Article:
“What password should we use?” I asked my father-in-law down the phone.
I was setting up his online account so he could see the results of the DNA test we gave him for Fathers Day.
I’d done mine (post: Do These Genes Look Good On Me) and was so super excited about the results we’d set about giving the tests as presents to a few people this year, like our parents and Great Grandma Lawrence.
I think seeing your genetic history on a map is exciting. To know where your ancestors came from. To learn something of your heritage. And this is the gift which will keep on giving – free upgrades will be issued in coming years as more information is entered into the DNA system.
I thought it was a great present.
Whereas, if I’m honest, Tracey’s dad seemed a little bit blasé about the whole thing. I wondered if maybe he’d rather socks. Essentially, the whole endeavour had a vibe of having given him the Bruce equivalent of the Homer bowling ball.
“I don’t know,” his voice grumbled in my ear.
“Maybe make something up which you don’t use elsewhere,” I told him, “because otherwise I might accidentally empty your bank account.”
“You’re there,” he said. “You do it.”
“Too easy,” I said, typing for a bit. Then I declared, “Well, that’s it then. All you need to do is spit into that tube and send it off.”
“Mmmm,” he said by way of thanks and hung up.
He’s not much of a communicator, Tracey’s dad. The first time Tracey brought me home to meet him I’d knocked on the door and he opened it. He took size of me and then walked back into the lounge room without a word. Slightly taken aback, I’d looked worryingly at Tracey as she come out to met me and drag me in.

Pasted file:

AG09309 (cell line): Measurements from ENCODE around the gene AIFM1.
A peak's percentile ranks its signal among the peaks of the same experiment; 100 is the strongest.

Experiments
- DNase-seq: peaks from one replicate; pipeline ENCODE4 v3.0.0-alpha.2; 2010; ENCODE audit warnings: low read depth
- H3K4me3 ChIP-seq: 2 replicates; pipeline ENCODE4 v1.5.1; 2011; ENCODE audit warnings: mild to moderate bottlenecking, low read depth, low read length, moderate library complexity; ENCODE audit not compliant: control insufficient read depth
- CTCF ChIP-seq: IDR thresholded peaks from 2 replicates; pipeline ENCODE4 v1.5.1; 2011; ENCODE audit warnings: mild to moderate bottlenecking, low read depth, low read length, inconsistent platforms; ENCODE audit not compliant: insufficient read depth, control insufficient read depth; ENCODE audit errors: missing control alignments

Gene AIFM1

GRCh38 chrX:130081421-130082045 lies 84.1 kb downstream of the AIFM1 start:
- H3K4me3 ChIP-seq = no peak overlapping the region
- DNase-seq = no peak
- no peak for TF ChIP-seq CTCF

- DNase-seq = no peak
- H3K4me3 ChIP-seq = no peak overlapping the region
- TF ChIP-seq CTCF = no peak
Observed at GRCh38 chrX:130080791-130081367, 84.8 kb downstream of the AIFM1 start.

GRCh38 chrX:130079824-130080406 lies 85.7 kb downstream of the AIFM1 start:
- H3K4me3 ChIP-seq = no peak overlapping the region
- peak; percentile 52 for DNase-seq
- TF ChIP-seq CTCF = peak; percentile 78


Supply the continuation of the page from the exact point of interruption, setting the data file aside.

“No, no, that’s good,” she’d assured me with a kiss. “He didn’t slam the door and lock it. He must like you!”
That first meeting has pretty much set the tone for our relationship – and he wouldn’t be well pleased to hear me describe it as such. Don’t get the wrong idea, his gruff manner is part of his charm. He’s a good man and I like him a lot, and I think he likes me, even if he would never say as much. Well, he’s never locked me out of the house in any case. He just likes to tease me.
And occasionally I take great pleasure in giving a bit back.
A few weeks after he spent a morning indignantly spitting into a tube and posting it off I got a call from Tracey’s mum.
“They emailed,” she said. “The results of the DNA test are ready.”
“Awesome,” I said eagerly. There’s a rumour of distant Egyptian ancestors on Tracey’s side of the family. Wouldn’t that be great to prove! “All you have to do is log into the site and they’ll be there. Click on the map, just like the one I showed you for mine.”
“That’s why we’ve called,” she said.
She explained she was standing behind my father-in-law, who was seated in front of his computer waiting for guidance. Specifically-
“What’s the password you put in?” she asked. “Can you remember?”
You bet I could. I’d been waiting for this moment for three long weeks!
“I love,” I said succinctly into the phone, “Brucie. All one word. No gaps, no take backs.”
There was a pause.
Then she burst out laughing and repeated it to her husband.
There was another pause, followed not by chuckling but instead by the sounds of a ruckus.
A chair was being scrapped along the floor and there was definitely some low grumbling.
“You do it,” I heard him say to his wife. “I’m not typing that.”
Raising a family on little more than laughs
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